Running from 11th to the 21st of February and part of the Emerging Writers Festival, the Digital Writers Festival features a large stream of videos and Google Hangouts for writers in Australia and around the world, discussing various new formats of publishing, storytelling, and a series which I am starting to fall in love with – 20-minute Cities.
One of the things I really enjoyed about the Digital Writers Festival was how accessible it was. Over the hustle and bustle of Chinese New Year, I managed to catch a few videos, all uploaded on days before I was able to catch the livestreams. Despite the fact that I probably had no chance of participation, the uploaded videos were still a good way to enjoy the topics discussed for those without the time or presence to enjoy the festival fully.
I managed to catch “Graphic Contents”, featuring graphic novelists showing their work-in-progress and upcoming works in various forms. With backgrounds in animation, independent publishing, and illustration with the need for technical knowledge, the content presented here was interesting, to say the least. I especially liked the concept behind Cameron Baker’s MOTE and his quirky stories, click here to watch and find out!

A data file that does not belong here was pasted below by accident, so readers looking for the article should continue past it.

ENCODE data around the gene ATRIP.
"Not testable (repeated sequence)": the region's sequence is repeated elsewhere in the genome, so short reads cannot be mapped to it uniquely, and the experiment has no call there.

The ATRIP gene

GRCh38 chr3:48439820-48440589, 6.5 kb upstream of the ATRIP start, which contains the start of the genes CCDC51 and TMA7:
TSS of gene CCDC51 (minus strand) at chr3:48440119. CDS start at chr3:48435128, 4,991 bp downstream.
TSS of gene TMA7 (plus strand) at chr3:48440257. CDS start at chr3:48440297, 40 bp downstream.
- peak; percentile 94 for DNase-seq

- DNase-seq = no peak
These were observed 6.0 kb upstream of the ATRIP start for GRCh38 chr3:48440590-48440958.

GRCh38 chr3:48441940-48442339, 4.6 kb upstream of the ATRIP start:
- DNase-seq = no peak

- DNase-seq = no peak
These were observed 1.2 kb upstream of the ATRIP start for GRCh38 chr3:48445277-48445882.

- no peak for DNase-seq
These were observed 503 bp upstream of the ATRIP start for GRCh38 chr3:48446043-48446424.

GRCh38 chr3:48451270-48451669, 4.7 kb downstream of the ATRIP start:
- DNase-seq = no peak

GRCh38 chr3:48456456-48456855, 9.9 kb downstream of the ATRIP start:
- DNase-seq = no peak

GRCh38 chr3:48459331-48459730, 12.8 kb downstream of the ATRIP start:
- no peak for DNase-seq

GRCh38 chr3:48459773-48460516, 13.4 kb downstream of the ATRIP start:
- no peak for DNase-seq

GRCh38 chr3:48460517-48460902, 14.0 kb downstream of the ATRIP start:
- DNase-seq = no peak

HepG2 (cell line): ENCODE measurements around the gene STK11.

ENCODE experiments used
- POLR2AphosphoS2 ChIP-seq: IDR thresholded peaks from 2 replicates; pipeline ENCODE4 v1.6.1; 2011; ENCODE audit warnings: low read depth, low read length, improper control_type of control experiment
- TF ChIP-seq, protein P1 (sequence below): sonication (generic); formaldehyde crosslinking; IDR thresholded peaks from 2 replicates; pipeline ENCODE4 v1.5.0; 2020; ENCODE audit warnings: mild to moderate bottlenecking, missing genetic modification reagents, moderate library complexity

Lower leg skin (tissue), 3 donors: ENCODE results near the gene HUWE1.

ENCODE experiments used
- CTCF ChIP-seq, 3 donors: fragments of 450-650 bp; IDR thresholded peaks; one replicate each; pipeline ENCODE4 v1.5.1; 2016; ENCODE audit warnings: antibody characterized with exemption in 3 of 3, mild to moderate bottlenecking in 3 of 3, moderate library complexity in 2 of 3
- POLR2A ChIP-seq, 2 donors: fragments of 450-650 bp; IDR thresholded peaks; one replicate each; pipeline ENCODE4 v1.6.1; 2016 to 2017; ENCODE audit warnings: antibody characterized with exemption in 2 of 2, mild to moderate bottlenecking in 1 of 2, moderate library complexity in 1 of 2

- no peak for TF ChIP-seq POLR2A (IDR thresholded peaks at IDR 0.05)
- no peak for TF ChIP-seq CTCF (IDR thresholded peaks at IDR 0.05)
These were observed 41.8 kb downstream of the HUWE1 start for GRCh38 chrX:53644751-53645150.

I also managed to catch “Audiofiction Experiments”, featuring Justin Wolfers and James Brown reading a jumbled up manuscript of sentences surrounding the same theme. While perspectives changed and the subject matter shifted quite a bit, the elements of this experiment still managed to rope me in for 30 minutes of pure entertainment. You can find out what they have in store here.
The speakers were quirky and brilliant, communicating their ideas quite well in that span of time. My only issue was how sometimes the video would lag or people will get disconnected, disrupting train of thought while watching them sometimes. However, technical issues like will come up on a fully-online experience.
Lastly, 20-Minute Cities takes one on a 20-minute literary tour of UNESCO Cities of Literature like Melbourne, Krakow, and Edinburgh. Watching the Melbourne video made me want to return again (as if I needed another excuse), and I’m definitely looking forward to the rest of the videos.
So, perhaps this can be another option of engaging readers and writers all over the world. I’ve only watched a few videos so far and they have been enjoyable. Perhaps this could be another avenue to reach out to?
P/S – The videos are still up! Enjoy the Digital Writers Festival here.